Politics

Political news

It was April 15, 2009, in the depths of the financial crisis. Elizabeth Warren was backstage at The Daily Show, about to make her national TV debut, but her head was not in the clouds.

It was in the toilet. She was throwing up.

"I had stage fright — gut-wrenching, stomach-turning, bile-filled stage fright," she would later write.

Copyright 2016 NPR. To see more, visit http://www.npr.org/.

'Brexit' Songs: Here Are Your Picks

13 hours ago
Copyright 2016 NPR. To see more, visit http://www.npr.org/.

Copyright 2016 NPR. To see more, visit http://www.npr.org/.

This story is part of "The View From," an election-year project focused on how voters' needs of government are shaped by where they live. The series started in Illinois, visited Appalachia, and this week, NPR took a road trip across two Northeastern states.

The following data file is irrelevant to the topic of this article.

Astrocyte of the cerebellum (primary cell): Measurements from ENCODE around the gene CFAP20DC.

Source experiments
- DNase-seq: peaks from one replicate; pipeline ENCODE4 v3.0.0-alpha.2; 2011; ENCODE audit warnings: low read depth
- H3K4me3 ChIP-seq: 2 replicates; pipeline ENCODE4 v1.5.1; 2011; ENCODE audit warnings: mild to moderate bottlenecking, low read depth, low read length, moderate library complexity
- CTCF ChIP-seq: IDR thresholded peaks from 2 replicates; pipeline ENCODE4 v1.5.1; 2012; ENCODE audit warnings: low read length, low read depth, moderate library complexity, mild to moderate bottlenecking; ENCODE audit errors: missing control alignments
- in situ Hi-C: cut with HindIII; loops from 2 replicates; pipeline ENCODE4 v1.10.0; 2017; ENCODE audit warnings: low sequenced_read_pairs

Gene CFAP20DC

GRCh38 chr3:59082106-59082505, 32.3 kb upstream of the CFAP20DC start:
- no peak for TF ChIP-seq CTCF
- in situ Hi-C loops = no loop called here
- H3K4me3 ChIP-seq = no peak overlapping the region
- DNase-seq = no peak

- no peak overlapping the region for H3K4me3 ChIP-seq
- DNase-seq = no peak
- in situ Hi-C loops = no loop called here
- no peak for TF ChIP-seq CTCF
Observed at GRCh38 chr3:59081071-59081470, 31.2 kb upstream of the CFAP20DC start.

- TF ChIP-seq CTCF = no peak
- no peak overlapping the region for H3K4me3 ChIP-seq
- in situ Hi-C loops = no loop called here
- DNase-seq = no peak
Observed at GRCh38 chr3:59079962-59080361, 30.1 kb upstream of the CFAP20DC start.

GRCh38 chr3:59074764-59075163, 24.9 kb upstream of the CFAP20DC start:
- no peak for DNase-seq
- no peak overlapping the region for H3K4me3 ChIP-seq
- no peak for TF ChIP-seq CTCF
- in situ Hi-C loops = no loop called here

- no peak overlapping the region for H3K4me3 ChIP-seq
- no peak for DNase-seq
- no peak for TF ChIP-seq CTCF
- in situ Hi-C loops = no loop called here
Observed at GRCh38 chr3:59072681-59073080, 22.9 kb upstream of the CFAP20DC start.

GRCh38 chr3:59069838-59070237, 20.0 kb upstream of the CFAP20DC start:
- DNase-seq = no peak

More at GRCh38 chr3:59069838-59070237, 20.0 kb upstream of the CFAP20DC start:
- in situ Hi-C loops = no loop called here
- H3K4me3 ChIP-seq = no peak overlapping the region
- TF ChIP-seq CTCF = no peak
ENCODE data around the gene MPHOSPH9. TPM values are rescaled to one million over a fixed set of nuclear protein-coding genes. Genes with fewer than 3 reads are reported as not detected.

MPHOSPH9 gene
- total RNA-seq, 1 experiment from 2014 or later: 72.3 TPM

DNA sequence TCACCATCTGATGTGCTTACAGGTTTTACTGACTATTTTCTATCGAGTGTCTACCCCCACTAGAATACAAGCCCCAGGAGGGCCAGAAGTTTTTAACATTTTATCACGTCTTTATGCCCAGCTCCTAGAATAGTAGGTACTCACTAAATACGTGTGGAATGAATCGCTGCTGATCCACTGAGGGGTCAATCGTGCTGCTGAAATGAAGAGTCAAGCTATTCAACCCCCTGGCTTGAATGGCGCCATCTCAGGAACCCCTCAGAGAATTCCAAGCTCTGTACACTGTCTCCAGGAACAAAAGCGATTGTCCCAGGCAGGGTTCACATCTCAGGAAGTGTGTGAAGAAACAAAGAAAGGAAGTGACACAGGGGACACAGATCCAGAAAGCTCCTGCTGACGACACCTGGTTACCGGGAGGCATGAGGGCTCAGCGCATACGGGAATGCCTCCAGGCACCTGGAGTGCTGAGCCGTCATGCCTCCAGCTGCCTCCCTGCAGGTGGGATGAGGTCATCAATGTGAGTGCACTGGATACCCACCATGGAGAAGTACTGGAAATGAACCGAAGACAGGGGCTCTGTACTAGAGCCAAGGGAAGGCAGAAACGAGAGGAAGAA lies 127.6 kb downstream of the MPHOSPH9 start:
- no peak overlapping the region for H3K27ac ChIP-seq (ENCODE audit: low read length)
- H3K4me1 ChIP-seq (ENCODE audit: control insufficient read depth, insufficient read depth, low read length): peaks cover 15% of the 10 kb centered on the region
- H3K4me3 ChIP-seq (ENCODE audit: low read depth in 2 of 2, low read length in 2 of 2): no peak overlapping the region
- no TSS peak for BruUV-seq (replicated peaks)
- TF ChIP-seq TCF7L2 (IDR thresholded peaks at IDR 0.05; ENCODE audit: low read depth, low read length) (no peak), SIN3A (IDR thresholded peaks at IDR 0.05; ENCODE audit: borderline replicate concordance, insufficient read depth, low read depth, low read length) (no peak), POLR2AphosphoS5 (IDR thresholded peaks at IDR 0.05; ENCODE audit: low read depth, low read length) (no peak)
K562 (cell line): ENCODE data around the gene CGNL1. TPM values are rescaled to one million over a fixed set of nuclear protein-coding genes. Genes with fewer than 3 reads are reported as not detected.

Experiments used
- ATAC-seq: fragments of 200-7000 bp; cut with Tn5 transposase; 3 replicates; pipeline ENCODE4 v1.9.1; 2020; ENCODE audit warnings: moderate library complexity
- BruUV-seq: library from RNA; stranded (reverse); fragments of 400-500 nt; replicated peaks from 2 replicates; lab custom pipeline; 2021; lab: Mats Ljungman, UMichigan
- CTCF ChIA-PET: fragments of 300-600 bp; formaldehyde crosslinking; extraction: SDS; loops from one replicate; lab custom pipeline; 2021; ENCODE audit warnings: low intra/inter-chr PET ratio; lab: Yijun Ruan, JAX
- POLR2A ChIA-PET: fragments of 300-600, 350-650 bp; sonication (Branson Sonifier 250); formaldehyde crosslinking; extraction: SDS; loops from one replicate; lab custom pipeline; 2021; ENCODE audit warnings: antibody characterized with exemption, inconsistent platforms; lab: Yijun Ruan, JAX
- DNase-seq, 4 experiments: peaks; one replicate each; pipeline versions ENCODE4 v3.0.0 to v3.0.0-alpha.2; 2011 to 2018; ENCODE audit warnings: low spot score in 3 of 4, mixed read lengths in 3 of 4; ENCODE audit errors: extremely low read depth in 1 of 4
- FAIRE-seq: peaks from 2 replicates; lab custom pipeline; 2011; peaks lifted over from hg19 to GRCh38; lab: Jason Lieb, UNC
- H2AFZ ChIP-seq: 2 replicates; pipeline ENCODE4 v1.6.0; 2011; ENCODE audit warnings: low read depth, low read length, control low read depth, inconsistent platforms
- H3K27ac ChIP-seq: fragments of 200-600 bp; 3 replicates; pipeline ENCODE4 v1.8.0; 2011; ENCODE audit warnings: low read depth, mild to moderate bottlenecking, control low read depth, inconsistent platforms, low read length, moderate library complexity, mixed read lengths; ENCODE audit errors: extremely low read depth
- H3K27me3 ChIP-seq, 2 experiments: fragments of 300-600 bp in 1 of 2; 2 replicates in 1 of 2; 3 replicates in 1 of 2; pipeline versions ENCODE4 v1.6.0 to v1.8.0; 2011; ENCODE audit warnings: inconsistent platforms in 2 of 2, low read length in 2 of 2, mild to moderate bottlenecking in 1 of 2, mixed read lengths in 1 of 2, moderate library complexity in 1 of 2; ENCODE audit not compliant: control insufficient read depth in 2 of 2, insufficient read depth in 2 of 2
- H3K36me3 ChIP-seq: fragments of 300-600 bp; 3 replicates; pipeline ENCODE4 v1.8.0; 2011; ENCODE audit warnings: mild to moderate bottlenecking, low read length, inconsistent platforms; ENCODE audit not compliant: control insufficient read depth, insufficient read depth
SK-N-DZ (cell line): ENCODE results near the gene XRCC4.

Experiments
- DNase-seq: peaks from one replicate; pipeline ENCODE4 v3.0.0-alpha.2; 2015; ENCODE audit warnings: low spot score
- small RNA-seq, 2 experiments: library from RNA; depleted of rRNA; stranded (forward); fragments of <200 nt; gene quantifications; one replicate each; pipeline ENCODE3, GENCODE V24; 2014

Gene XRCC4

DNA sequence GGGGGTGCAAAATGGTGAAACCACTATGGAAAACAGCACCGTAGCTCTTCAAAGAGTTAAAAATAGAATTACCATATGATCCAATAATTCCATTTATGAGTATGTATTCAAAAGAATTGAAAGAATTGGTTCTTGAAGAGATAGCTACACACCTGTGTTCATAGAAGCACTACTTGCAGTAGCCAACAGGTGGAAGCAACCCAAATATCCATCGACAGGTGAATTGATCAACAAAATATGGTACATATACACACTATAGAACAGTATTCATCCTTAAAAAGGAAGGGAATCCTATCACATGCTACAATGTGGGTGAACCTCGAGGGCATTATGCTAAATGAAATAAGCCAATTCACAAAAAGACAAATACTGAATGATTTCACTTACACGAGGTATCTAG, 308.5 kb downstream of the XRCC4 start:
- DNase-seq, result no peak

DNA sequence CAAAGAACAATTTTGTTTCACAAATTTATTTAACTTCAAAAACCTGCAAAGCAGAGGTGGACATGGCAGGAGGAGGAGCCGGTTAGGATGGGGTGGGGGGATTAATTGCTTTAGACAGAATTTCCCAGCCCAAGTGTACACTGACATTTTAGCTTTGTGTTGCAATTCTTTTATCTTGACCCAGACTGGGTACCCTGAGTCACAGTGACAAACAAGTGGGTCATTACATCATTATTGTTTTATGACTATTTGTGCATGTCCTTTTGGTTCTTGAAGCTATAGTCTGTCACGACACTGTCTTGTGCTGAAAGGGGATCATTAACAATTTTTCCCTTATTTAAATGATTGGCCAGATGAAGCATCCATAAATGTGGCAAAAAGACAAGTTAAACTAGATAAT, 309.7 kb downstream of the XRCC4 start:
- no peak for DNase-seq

Copyright 2016 NPR. To see more, visit NPR.

Copyright 2016 NPR. To see more, visit NPR.

Copyright 2016 NPR. To see more, visit http://www.npr.org/.

A newspaper correspondent observing Abraham Lincoln's second inauguration in March 1865 — delivered to a crowd "as far as the eye could reach" — noted that the president laid his right hand on a Bible and, facing Supreme Court Chief Justice Salmon Chase, swore to preserve, protect and defend the U.S. Constitution.

"Then," the reporter noted, "solemnly repeating 'So help me God!' he bent forward and reverently kissed the Book."

The past month has not been kind to Donald Trump.

He has landed in controversy on everything from how much he (eventually) gave to veterans groups to Trump University (and the judge who he declared biased because of his Mexican heritage) to his response to the Orlando shooting.

Barbershop: 'Brexit' And The U.S.

Jun 25, 2016
Copyright 2016 NPR. To see more, visit NPR.

Copyright 2016 NPR. To see more, visit NPR.

Copyright 2016 NPR. To see more, visit NPR.

Copyright 2016 NPR. To see more, visit NPR.